A mum whose three-year-old son put a used needle in his mouth is calling on the town council’s support.

Jaynee Mace attended last week’s Lyme Regis Town Council meeting to ask for sharps bins to be installed in the town’s toilets after the incident with her son, Morgan, in September.

Morgan found the needle while ‘hunting for snails’ during a walk and was taken to hospital. He is being treated as though he has hepatitis B and has had blood tests and vaccines, with the most recent results coming back negative.

Jaynee started to speak at the meeting, but after becoming emotional, Cheryl Reynolds read out her statement.

It said: “On September 17, my three-year-old son Morgan found a used needle on a pathway whilst hunting for snails. He took the safety cap off the needle and, although he didn’t prick himself, he did admit that he had put the needle in his mouth, believing it was simply, ‘something that doctors use to make you feel better’.

“He saw nothing dangerous about what he did because he is three and innocent and believes that I, as his mummy, will always keep him safe. I failed.

“The weeks since then have been hell. He’s had his first lot of blood tests which we received the results of. Thankfully they are showing negative so far. He is being treated as if he was exposed to hepatitis B as it is so easily transmitted and so he is receiving the three-dose vaccine.

“With the first injection he had to be pinned down, whilst crying and screaming, ‘daddy please stop them hurting me’.”

Morgan had another injection this week and will have another on November 3, followed by his last lot of blood tests in December. The family will get the results around Christmas.

“After what happened to him and us, I was angry and scared and I wanted to do something to try and stop another family having to go through what we are.

“I started an online and paper petition to ask to have sharps bins installed in Lyme’s toilets, to date it has 419 signatures.

“I am asking that something is done to show myself and these people of Lyme that their opinion matters.

“Lyme, like every other town, city and village, is not immune to drug problems. People are injecting and hiding the fact and they are being careless with their needles.

“Morgan didn’t find the first needle in Lyme, our local PCSO has found them and so have our council workers. The council workers don’t have to report they find them to the authorities, so this does not give us a true representation of the problem.

“I am asking you to please consider sharps bins in the public toilets, to also do some type of school and media promotion to explain to children and adults what to do if a needle is found and where it can be taken to be disposed of safely.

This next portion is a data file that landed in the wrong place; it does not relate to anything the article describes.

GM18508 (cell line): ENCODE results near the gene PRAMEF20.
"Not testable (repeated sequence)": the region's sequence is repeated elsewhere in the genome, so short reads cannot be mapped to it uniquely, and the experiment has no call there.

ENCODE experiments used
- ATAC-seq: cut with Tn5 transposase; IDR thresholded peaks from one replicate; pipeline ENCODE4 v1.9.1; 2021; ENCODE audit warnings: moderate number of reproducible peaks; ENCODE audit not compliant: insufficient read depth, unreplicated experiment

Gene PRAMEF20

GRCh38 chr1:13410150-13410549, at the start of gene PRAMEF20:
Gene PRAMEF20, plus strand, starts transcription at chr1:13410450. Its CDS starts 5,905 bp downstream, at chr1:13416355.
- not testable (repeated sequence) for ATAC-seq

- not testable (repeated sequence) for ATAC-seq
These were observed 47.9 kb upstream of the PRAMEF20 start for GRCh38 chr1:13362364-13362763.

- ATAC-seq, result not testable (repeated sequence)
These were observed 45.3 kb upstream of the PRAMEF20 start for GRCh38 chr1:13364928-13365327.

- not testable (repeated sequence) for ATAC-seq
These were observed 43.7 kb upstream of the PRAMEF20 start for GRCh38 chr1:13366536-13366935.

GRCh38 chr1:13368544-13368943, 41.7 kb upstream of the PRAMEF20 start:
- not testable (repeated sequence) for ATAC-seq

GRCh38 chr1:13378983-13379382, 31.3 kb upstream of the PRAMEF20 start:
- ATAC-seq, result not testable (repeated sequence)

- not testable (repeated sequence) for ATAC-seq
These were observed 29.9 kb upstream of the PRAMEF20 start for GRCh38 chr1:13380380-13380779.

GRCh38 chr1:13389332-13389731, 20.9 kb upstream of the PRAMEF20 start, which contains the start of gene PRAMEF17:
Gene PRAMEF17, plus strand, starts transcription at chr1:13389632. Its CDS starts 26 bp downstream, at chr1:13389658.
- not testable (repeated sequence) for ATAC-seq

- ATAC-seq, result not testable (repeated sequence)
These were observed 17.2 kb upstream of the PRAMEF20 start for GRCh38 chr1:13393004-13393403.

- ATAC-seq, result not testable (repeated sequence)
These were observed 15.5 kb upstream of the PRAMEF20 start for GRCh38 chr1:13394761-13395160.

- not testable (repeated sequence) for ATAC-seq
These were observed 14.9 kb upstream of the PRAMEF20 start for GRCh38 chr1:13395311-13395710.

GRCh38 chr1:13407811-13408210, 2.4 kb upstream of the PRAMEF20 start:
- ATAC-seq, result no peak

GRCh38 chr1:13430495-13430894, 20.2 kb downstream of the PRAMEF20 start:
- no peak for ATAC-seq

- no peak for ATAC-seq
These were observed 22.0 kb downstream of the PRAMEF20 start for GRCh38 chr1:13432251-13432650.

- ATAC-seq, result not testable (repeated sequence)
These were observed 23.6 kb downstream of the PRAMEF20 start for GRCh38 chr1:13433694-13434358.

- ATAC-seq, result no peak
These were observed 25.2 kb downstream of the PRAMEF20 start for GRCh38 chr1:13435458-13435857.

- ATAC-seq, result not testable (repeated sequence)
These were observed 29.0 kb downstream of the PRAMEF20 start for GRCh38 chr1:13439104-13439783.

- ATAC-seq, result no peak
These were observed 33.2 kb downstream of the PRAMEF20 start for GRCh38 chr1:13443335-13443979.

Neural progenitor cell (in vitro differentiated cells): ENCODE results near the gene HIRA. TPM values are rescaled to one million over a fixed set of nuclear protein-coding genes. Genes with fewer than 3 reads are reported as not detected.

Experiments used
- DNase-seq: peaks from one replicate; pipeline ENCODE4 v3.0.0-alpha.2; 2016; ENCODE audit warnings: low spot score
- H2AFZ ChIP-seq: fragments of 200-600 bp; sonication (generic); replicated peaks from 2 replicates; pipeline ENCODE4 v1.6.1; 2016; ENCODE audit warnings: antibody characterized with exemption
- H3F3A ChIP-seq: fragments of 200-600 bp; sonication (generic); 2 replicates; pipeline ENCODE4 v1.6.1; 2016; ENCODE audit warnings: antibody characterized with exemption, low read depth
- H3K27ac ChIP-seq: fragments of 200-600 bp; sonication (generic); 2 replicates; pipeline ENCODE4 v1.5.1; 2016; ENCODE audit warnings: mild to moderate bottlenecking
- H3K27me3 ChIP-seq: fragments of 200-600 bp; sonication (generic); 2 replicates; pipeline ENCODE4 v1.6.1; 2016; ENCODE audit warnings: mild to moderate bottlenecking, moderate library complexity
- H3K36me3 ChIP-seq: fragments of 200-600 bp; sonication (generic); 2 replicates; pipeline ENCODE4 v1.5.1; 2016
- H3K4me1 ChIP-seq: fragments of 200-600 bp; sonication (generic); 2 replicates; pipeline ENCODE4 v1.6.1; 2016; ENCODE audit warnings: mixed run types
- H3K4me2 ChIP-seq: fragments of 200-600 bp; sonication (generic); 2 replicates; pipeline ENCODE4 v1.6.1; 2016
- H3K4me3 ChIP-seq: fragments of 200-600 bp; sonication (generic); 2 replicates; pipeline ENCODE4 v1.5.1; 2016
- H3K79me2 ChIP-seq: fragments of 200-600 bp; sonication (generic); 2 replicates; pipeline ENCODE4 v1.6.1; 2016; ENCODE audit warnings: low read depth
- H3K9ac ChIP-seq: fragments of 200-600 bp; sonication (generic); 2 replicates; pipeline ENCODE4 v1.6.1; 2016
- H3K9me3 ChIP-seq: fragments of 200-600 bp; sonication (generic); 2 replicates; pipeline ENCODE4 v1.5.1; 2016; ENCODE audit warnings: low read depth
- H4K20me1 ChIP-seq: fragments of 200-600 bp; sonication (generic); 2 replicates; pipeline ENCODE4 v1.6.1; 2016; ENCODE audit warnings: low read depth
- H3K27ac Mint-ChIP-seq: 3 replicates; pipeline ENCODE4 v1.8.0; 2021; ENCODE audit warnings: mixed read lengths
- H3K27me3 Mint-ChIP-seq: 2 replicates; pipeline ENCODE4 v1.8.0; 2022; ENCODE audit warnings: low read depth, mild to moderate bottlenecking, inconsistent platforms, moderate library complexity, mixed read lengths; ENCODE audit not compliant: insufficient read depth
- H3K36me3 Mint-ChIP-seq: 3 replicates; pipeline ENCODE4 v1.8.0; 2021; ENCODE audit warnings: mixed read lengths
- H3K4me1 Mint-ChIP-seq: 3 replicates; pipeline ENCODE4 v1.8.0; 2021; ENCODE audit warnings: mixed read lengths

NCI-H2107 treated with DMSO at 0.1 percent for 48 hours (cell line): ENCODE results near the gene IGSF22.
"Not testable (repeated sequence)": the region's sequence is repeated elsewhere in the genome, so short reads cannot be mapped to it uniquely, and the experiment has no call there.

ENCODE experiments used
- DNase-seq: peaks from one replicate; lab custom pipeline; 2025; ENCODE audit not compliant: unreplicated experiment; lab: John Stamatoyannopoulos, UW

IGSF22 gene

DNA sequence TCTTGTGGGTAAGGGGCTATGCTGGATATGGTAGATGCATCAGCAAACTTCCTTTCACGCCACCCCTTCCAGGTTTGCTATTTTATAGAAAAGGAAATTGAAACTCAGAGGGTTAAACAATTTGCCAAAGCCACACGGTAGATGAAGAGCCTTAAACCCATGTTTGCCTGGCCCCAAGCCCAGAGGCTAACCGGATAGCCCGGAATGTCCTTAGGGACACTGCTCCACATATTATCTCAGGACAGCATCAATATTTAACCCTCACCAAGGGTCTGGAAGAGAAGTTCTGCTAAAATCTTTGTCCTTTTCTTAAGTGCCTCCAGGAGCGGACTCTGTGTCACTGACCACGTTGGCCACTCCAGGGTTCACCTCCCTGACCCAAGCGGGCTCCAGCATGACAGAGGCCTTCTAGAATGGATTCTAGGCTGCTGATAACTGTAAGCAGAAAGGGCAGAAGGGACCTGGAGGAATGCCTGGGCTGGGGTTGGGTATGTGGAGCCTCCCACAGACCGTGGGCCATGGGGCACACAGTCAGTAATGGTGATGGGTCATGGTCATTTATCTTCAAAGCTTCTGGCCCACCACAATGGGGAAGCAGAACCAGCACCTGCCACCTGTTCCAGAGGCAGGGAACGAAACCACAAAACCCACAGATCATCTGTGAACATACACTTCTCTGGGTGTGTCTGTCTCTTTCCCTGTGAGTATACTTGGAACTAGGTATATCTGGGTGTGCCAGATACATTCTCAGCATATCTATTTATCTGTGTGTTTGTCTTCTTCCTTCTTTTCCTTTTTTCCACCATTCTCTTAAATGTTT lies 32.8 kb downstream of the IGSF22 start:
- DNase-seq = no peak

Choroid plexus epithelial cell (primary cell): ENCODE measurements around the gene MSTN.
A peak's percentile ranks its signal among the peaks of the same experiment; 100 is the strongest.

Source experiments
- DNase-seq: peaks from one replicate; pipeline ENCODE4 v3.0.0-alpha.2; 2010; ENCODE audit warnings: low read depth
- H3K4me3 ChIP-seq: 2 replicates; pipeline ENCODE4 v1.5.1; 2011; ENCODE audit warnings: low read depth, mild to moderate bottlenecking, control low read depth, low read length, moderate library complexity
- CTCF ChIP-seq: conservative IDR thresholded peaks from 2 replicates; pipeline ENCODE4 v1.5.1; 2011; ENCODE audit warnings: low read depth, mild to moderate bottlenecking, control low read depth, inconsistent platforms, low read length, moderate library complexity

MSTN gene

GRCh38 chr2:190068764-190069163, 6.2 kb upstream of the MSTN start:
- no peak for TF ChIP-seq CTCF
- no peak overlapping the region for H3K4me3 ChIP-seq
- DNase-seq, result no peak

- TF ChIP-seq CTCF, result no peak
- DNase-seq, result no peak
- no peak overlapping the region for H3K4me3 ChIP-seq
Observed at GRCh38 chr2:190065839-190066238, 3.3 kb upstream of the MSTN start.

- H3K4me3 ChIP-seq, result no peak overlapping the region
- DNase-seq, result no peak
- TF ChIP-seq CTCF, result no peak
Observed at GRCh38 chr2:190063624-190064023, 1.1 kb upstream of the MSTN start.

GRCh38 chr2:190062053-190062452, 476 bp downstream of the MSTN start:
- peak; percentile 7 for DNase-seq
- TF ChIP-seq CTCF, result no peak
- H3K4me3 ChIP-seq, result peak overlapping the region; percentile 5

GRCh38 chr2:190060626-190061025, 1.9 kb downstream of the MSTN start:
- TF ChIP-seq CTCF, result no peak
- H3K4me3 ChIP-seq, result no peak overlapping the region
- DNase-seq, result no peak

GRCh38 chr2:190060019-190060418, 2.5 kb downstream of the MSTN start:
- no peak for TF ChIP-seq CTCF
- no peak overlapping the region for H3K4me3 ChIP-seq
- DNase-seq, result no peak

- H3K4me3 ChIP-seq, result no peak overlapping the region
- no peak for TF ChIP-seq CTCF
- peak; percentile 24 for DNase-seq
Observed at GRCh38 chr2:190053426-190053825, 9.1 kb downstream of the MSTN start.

“I need to know I have done everything to keep my children safe and to prevent another family having to go through what we are and I’m asking you to help me.”

The issue of sharps in the town and the possibility of hosting a regular needle exchange scheme was set to be discussed at last night’s town management and highways committee meeting.

Dorset councillor Daryl Turner received a statement from Cllr Graham Carr-Jones, Dorset Council community safety and housing portfolio holder, which he posted on social media.

It said: “I am very sorry to hear about this incident and my sincerest sympathies go out to the family.

“Council officers have met the family and discussed installing boxes for needles in public toilets. However, there have been no incidents of them being found in the town’s public toilets this year. Records also suggest that less than 10 people in Lyme might need to use this service and needle exchange services already exist in the town to meet their needs.

“This was a terrible incident, but it also appears to be an isolated one.

“After considering it carefully, we do not believe that having boxes for needles in public toilets would have prevented it, although it would give local people and visitors the impression that the town has a widespread drug problem, which it does not.”

In Dorset, needle exchange is available in many pharmacies and also through REACH, which is the service that provides treatment for people who have issues with alcohol or other drugs.

REACH run a satellite service from the Bethany Chapel in Lyme Regis on Mondays between 9am and 5pm. The REACH team offer personal sharps bins to anyone collecting needle exchange supplies.